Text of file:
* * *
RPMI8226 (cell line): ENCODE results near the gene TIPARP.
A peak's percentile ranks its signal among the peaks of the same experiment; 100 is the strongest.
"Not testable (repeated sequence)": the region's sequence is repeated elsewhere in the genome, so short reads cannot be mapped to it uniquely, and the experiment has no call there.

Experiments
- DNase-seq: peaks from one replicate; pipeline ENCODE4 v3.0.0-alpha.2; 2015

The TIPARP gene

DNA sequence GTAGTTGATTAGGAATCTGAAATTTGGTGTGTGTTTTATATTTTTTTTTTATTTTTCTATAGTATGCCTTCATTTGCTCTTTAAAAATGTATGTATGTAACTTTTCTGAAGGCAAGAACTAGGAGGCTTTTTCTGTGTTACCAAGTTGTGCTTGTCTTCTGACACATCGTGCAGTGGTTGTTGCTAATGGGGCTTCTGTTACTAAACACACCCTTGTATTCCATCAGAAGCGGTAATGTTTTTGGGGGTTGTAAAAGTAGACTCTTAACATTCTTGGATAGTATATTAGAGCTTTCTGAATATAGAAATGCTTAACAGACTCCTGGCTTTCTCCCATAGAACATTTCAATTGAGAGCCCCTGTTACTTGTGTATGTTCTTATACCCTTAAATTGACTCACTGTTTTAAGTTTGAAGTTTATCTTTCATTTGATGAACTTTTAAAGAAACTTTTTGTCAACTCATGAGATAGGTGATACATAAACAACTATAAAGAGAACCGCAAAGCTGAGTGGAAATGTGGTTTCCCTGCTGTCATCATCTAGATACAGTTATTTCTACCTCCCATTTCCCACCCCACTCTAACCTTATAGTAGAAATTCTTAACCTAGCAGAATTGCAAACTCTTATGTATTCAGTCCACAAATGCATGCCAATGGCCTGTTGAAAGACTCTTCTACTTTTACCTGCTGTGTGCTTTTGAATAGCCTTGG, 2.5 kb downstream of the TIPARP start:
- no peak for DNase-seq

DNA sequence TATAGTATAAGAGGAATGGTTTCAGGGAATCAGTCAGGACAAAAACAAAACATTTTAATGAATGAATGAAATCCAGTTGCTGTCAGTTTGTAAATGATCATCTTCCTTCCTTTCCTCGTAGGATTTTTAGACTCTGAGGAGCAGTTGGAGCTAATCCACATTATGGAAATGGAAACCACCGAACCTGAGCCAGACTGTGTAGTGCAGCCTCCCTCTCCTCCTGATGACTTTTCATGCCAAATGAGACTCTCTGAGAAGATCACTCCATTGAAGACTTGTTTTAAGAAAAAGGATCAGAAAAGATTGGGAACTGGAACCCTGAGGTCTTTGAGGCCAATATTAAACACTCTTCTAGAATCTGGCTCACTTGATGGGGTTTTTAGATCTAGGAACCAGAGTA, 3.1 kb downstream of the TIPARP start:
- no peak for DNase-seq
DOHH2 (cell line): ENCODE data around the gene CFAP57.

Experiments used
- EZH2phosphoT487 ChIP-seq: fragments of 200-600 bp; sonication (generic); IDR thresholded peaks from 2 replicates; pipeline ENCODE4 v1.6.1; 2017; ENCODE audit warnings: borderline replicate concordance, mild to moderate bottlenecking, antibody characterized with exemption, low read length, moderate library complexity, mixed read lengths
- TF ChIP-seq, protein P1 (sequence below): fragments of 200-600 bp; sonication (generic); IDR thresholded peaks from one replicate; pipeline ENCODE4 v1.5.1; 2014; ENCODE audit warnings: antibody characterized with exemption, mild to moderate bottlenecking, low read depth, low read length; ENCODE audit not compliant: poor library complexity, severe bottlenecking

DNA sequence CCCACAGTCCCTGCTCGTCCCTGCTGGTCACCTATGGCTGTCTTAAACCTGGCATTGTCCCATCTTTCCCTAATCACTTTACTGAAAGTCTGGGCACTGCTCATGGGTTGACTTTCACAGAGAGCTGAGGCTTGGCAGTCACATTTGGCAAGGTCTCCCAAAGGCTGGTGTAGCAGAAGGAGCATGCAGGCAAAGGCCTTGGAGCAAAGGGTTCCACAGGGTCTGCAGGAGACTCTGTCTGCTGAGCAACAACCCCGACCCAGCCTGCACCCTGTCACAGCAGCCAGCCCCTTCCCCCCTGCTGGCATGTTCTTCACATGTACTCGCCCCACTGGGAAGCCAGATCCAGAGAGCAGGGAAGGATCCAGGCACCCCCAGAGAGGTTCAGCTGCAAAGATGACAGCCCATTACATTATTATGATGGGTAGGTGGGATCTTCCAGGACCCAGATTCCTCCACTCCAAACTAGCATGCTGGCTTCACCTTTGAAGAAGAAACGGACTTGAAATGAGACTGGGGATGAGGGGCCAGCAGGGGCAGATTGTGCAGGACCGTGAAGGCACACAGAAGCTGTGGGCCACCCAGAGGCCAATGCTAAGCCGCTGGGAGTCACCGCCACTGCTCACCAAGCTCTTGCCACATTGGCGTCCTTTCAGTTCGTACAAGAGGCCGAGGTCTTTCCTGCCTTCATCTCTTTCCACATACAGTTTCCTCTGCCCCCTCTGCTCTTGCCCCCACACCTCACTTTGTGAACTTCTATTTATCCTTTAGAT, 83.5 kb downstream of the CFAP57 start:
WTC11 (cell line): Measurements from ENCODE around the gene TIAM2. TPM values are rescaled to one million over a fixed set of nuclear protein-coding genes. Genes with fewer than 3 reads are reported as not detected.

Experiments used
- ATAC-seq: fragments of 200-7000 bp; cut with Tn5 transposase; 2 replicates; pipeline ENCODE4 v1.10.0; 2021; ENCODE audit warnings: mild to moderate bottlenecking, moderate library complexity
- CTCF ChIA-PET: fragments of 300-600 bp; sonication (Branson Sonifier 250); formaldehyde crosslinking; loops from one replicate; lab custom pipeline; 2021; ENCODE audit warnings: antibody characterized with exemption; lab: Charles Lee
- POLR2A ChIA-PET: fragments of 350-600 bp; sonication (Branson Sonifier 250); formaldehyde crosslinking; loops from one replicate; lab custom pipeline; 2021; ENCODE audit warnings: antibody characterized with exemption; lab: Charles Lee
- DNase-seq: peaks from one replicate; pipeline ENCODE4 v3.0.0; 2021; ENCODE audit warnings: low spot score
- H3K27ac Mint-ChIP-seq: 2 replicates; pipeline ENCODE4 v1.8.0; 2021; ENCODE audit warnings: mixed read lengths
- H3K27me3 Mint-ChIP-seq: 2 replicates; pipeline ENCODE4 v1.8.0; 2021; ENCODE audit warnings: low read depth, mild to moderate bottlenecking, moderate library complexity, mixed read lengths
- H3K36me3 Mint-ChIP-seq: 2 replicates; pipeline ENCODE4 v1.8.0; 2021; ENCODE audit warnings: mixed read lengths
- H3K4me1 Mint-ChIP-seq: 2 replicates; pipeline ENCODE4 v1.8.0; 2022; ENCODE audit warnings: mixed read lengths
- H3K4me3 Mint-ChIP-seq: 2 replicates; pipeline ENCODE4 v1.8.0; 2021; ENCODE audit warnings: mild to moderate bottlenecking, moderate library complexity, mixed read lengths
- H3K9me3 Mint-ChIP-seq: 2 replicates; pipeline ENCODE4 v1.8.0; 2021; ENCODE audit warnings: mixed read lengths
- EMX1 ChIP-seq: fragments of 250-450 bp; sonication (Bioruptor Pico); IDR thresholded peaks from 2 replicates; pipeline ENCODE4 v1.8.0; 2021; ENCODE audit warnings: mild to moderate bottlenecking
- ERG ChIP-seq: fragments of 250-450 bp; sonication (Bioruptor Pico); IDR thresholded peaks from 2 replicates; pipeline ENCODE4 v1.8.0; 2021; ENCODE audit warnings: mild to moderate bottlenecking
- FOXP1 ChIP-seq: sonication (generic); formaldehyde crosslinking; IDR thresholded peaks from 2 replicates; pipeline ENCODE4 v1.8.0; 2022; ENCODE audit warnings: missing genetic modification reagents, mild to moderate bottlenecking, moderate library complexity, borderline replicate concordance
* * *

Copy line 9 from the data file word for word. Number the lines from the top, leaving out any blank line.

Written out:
DNA sequence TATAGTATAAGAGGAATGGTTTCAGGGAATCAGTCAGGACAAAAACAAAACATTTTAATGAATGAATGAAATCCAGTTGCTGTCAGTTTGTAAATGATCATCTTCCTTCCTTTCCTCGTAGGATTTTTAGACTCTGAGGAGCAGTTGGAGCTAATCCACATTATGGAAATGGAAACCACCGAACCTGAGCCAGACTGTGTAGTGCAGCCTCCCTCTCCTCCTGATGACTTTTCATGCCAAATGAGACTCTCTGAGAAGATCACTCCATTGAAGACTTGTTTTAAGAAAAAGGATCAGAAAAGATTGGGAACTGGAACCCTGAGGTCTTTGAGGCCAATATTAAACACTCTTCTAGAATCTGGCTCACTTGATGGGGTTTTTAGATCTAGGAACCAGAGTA, 3.1 kb downstream of the TIPARP start: